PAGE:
Monday, December 01, 2014

World AIDS Day, Swahili style.

So for World AIDS Day 2014, I'm in Moshi, a town in Kilimanjaro region in northern Tanzania. It was great to be here for this day, in a place where large numbers of people have been working for decades to raise awareness about HIV and AIDS, to prevent HIV, to care for those living with the disease and to increase access to drug treatment. It is sadly a place where many thousands of people have died due to AIDS, which is part of the sadness and commemorative aspect of World AIDS Day, but also a place where people celebrate life and their continued efforts to address HIV and AIDS.

HIV prevalence in Tanzania is now 'only' around 5%, a level that would be considered a national crisis in any European country but here means the epidemic is now much less of a national concern than a few years or a decade ago. It still means that on average one in every 20 people you meet here or see on the street is HIV positive; it still means thousands of people who need drug treatment now, and many thousands more who will need it in future. So HIV remains a major problem here, and a part of everyone's daily life, despite its move down the global priority list of late. In addition, the HIV prevalence in Kilimanjaro region has apparently doubled in recent years from 1.9% to 3.8%, while HIV prevalence nationally has gone down, providing particular cause for concern to citizens in this area.

Every year there is an event for World AIDS Day here, so today I joined about two hundred people marching through the streets of Moshi, with placards and handwritten signs, caps and tshirts, red ribbons proudly displayed. Many signs were calling for Zero – zero discrimination, zero new infections, zero AIDS deaths. Walking with an HIV organisation, we carried a placard reading in Swahili 'Zero: Kilimanjaro bila maambukizi mapya INAWEZEKANA!' roughly meaning 'Zero: Kilimanjaro without new infections IT CAN BE DONE!'. We marched through the town, then gathered by the bus stand to listen to speakers from the reigional and district offices, and from many non-governmental organisations who have been active on this issue for since the 1980s and 1990s. There was theatre, singing, drumming and dancing; there were lots of children and quite a few people aged sixty and above; there were lots of women and plenty of men. Everyone in other words who is affected by HIV and AIDS here. I would have liked a moment's silence or reflection during the day's events to remember the millions of lives lost to AIDS. But together we showed that those people are not forgotten and that we are not giving up the struggle against this preventable and treatable (but still incurable) disease. One year closer to zero.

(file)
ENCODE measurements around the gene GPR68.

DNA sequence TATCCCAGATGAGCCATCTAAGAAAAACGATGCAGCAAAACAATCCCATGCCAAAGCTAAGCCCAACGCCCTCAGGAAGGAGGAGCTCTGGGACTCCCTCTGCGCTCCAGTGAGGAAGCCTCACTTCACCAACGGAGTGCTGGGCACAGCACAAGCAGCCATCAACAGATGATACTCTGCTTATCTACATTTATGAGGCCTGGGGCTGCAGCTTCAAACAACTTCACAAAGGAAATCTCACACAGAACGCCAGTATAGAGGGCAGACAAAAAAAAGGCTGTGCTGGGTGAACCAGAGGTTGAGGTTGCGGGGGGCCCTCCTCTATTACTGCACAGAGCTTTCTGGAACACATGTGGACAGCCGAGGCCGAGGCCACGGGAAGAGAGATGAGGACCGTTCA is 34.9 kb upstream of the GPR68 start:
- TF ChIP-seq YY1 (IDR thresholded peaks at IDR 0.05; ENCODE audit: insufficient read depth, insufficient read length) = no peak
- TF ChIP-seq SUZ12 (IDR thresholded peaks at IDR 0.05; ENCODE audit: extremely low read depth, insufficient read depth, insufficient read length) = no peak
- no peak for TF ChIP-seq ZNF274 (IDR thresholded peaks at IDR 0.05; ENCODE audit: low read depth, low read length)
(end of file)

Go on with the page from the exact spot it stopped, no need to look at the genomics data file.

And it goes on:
Addendum: In an effort to get signal I am posting this standing outside in my garden beside some banana trees, so photos will have to follow at a later date, bandwidth permitting.


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